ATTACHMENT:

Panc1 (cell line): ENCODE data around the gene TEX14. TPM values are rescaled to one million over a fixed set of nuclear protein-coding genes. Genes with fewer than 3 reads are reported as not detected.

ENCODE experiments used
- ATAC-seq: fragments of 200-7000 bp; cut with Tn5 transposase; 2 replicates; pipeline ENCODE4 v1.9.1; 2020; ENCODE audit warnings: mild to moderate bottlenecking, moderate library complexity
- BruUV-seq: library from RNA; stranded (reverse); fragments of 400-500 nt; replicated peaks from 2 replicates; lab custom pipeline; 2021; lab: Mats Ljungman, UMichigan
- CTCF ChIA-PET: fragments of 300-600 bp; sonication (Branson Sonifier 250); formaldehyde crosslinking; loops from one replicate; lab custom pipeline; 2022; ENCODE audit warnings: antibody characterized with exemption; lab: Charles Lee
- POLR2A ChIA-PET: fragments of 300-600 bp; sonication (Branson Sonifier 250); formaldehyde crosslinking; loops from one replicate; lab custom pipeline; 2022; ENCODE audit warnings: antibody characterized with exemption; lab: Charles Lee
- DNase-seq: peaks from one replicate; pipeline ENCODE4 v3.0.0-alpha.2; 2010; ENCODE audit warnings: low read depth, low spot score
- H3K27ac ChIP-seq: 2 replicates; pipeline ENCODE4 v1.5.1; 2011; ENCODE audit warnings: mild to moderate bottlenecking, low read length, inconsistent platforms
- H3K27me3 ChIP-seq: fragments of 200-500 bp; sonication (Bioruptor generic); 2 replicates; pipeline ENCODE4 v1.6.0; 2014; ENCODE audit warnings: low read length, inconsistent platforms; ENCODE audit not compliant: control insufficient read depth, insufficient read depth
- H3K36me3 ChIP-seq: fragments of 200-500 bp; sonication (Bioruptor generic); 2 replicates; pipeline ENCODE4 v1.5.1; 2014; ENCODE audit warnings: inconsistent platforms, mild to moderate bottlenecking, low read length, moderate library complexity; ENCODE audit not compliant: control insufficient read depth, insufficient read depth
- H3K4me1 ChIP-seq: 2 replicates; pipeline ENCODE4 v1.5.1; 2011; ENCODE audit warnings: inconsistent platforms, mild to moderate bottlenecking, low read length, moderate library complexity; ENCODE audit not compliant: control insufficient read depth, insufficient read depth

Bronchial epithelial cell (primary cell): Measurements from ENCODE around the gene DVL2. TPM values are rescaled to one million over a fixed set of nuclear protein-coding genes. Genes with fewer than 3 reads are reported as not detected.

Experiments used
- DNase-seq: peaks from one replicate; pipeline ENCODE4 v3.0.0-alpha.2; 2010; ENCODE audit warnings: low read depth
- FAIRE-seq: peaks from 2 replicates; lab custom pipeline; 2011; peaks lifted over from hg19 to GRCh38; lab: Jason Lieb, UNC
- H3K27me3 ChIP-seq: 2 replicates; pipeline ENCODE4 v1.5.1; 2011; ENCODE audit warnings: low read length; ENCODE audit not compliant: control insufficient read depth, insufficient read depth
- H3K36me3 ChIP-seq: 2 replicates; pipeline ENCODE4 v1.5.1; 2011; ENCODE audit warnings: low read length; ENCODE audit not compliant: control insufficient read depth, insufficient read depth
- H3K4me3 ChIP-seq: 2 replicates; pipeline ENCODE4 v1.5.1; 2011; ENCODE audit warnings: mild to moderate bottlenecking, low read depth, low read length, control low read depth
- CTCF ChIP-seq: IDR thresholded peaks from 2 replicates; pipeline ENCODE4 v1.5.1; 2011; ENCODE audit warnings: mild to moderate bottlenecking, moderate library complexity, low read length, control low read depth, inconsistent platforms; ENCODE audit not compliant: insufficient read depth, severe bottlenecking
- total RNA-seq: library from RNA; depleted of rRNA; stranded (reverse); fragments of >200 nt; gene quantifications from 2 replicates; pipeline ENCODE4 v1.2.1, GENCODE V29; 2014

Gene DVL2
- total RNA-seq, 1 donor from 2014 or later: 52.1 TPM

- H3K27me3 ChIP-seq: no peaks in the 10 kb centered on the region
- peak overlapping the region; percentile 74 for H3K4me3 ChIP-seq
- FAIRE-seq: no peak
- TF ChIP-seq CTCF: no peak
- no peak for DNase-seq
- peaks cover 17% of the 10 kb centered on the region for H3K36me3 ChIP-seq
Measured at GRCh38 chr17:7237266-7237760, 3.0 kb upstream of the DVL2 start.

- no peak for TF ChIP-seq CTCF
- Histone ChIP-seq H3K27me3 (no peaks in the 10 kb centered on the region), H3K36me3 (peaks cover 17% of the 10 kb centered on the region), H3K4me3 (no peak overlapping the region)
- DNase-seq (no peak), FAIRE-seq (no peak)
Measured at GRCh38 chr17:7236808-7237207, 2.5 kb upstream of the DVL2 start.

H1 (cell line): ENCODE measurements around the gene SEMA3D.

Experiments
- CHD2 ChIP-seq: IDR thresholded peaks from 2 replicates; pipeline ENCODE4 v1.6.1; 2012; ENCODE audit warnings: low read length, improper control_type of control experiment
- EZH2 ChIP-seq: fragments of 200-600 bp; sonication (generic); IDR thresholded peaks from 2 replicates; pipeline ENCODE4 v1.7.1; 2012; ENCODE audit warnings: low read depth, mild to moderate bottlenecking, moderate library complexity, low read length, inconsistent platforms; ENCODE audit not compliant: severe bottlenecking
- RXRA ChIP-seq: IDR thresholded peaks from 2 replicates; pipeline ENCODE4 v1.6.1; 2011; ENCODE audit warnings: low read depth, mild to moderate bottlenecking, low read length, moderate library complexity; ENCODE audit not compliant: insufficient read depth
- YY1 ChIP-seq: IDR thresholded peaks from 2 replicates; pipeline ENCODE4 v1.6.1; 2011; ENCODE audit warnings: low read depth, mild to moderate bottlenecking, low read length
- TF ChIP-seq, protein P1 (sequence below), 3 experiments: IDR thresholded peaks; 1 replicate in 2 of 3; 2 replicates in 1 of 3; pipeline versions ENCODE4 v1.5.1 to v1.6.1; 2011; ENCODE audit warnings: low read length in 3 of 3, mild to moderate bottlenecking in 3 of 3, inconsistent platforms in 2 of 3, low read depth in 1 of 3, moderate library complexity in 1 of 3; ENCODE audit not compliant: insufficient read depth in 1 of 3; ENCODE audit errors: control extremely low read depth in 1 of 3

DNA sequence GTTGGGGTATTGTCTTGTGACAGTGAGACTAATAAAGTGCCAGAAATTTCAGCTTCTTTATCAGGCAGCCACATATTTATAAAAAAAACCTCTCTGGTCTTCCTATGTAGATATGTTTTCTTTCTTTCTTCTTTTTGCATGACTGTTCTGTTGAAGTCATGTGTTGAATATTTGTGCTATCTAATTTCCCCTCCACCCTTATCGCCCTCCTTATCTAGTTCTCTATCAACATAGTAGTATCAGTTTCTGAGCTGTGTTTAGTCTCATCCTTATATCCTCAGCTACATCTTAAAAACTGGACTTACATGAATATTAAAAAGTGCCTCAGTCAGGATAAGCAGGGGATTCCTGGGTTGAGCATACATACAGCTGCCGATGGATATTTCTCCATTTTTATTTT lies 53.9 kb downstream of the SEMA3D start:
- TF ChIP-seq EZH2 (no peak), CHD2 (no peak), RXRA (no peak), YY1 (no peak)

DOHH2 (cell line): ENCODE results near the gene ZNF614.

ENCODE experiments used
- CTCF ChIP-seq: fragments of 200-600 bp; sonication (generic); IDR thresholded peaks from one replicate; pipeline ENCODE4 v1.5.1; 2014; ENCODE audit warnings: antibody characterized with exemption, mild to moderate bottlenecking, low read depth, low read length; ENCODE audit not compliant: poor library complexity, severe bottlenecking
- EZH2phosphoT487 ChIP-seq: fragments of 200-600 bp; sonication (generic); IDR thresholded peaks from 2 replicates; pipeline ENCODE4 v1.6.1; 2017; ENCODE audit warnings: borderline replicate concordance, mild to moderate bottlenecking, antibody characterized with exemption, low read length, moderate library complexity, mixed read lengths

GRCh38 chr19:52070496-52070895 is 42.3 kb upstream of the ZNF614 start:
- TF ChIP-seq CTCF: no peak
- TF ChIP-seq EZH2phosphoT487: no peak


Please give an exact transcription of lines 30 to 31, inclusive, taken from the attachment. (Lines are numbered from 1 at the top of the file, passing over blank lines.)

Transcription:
- no peak for TF ChIP-seq CTCF
- Histone ChIP-seq H3K27me3 (no peaks in the 10 kb centered on the region), H3K36me3 (peaks cover 17% of the 10 kb centered on the region), H3K4me3 (no peak overlapping the region)